The global nature of today’s supply chain makes it more complex than ever — but also particularly susceptible to inefficiencies. These inefficiencies not only lead to the ineffective use of company time and resources while achieving suboptimal results, but often exacerbate the supply chain’s negative effects on the environment. We spoke with Blume Global CIO and Head of Customer Success, Yamini Vellore, to get her take on the most pertinent issues and inefficiencies facing the global supply chain and how new technologies can help alleviate these pain points.
What are some of the major problems that the global supply chain is currently facing, and what are some of the inefficiencies these problems have caused?
The supply chain ecosystem today is more complex than ever due to continuous technological disruption, unprecedented customer expectations, rising standards and an increasing demand for transparency and ethics. All these problems create a wide array of inefficiencies across all aspects of the supply chain. For example, consumer expectations of immediate access to online retail goods puts pressure on the quality and safety compliances that must be met when manufacturing finished goods and products from raw materials. At the same time, the disruption in the delay of the flow of goods caused by weather events, environmental, geopolitical and other risk factors can cause difficulties in maintaining product integrity of valuable and/or time-sensitive shipments. Furthermore, when these products are being transported across global borders, changing international regulations and policies (including but not limited to tariffs) can cause congestion and delays at ports, as well as increased processing time for customs.
Are there technologies currently available that could help alleviate these inefficiencies?
Yes, with the key being leveraging automated technology to orchestrate a highly-digitized supply chain with data-driven precision, agility and speed. By leveraging innovations such as artificial intelligence (AI), machine learning (ML), natural language processing (NLP), predictive and prescriptive analytics, big data, blockchain, robotic process automation and IoT, it’s possible to create a vibrant, and effective supply chain ecosystem — one that’s collaborative and purposeful.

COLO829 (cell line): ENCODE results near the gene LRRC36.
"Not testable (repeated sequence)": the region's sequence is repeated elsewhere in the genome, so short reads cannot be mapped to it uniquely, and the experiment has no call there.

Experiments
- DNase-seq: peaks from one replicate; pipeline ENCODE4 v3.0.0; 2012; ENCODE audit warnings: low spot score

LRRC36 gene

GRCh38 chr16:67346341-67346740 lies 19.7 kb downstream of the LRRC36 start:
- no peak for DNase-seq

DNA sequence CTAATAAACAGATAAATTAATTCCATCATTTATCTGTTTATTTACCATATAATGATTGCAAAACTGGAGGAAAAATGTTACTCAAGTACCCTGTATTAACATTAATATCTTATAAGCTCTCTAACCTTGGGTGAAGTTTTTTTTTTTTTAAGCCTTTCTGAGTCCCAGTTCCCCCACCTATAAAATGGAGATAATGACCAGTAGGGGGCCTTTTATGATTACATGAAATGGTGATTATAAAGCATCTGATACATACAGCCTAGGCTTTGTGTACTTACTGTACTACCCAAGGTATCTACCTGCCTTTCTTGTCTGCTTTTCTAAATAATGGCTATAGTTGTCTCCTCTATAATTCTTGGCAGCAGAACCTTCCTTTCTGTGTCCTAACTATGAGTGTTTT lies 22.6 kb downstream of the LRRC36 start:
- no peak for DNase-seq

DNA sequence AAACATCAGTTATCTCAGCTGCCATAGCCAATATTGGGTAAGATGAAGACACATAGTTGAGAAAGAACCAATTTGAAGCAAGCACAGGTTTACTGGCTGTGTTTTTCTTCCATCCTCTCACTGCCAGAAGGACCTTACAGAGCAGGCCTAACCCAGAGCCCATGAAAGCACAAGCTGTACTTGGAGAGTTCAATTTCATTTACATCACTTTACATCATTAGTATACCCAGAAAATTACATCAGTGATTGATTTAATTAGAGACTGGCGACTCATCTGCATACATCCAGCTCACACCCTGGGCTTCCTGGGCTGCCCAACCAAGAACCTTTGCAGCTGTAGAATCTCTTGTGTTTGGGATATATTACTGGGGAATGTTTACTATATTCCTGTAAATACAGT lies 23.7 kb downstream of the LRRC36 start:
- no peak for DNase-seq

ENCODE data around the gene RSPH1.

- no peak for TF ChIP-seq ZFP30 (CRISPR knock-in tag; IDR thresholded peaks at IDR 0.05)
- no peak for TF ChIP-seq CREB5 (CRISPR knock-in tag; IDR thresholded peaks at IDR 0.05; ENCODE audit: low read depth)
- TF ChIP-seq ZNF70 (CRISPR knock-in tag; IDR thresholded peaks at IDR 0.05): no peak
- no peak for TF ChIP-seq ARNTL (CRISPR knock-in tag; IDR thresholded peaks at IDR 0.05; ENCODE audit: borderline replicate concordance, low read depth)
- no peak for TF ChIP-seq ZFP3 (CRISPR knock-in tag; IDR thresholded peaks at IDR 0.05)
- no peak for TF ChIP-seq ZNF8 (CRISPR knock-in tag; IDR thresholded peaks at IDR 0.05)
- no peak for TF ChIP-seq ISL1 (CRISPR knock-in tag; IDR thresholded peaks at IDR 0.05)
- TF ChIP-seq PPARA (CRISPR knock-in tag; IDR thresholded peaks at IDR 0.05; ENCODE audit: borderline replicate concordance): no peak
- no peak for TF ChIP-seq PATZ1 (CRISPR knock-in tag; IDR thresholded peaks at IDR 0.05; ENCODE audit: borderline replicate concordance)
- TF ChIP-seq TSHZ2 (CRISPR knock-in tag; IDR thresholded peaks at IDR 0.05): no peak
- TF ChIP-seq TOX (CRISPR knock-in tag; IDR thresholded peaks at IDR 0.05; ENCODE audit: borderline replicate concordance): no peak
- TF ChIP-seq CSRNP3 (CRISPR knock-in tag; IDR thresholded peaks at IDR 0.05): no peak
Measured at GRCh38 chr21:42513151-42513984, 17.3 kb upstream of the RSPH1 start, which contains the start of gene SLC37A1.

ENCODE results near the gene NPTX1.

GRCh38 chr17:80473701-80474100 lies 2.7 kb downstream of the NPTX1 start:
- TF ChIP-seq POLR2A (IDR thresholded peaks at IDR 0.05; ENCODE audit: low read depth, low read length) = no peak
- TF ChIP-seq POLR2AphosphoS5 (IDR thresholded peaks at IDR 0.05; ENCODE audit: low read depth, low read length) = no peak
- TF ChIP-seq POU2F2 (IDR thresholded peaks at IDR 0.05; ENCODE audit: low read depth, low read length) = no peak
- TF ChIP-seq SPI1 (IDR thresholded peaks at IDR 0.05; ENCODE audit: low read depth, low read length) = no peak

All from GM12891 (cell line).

How could these technologies be most useful?
To start, AI plays a significant role in modernizing supply chains, as it can enable better agility and precision, creating greater efficiencies and a decrease in costs where repetitive manual tasks can be automated. Additionally, in the case of tariffs, real-time data analysis and AI-powered optimization can support the sourcing and inventory management required to alleviate their impact. For example, the application of real-time AI analysis to port congestion data, enables companies to anticipate potential logistics delays at ports from pre-tariff traffic and make alternate arrangements if delays would impact deadlines.
IoT devices can help address some of the inefficiencies associated with visibility challenges. They can be attached to vehicles, storage containers or goods and provide a constant update of their location. Access to this live location data enables organizations to track their deliveries with real-time shipment visibility, providing insights into first- and last-mile pickups, delivery milestones and shipment status across all modes.
Predictive and prescriptive analytics and ML can prove useful in managing supply and demand planning. Supply and demand can vary greatly based on seasonal trends, promotions, consumer needs, competition and new products hitting the market. However, predictive and prescriptive analytics can help supply chain managers to better understand and anticipate future demands, and analyze the likely impact on inventory levels according to specific demand-planning decisions.
Additional insights from Yamini Vellore on innovative technological solutions to supply chain inefficiencies can be found in Freightwaves.